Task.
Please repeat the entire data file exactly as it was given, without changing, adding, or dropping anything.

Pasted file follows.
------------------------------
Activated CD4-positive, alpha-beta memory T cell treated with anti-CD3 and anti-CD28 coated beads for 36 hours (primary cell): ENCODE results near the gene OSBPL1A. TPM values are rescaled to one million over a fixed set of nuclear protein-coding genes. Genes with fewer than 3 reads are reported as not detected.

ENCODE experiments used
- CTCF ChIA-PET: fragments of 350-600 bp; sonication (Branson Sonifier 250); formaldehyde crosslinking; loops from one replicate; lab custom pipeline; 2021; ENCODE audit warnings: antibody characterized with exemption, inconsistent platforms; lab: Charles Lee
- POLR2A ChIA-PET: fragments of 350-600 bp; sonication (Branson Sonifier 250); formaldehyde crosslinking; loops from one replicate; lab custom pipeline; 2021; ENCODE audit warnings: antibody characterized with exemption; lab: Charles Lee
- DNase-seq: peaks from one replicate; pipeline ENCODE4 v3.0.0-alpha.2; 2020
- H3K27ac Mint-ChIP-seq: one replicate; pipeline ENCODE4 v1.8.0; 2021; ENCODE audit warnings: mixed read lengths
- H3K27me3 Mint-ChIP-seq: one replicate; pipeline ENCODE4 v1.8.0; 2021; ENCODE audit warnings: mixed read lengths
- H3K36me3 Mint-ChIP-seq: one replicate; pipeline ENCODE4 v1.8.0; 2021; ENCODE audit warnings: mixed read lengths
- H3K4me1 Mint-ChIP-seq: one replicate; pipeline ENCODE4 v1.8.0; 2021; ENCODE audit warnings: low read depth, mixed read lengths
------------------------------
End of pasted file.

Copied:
Activated CD4-positive, alpha-beta memory T cell treated with anti-CD3 and anti-CD28 coated beads for 36 hours (primary cell): ENCODE results near the gene OSBPL1A. TPM values are rescaled to one million over a fixed set of nuclear protein-coding genes. Genes with fewer than 3 reads are reported as not detected.

ENCODE experiments used
- CTCF ChIA-PET: fragments of 350-600 bp; sonication (Branson Sonifier 250); formaldehyde crosslinking; loops from one replicate; lab custom pipeline; 2021; ENCODE audit warnings: antibody characterized with exemption, inconsistent platforms; lab: Charles Lee
- POLR2A ChIA-PET: fragments of 350-600 bp; sonication (Branson Sonifier 250); formaldehyde crosslinking; loops from one replicate; lab custom pipeline; 2021; ENCODE audit warnings: antibody characterized with exemption; lab: Charles Lee
- DNase-seq: peaks from one replicate; pipeline ENCODE4 v3.0.0-alpha.2; 2020
- H3K27ac Mint-ChIP-seq: one replicate; pipeline ENCODE4 v1.8.0; 2021; ENCODE audit warnings: mixed read lengths
- H3K27me3 Mint-ChIP-seq: one replicate; pipeline ENCODE4 v1.8.0; 2021; ENCODE audit warnings: mixed read lengths
- H3K36me3 Mint-ChIP-seq: one replicate; pipeline ENCODE4 v1.8.0; 2021; ENCODE audit warnings: mixed read lengths
- H3K4me1 Mint-ChIP-seq: one replicate; pipeline ENCODE4 v1.8.0; 2021; ENCODE audit warnings: low read depth, mixed read lengths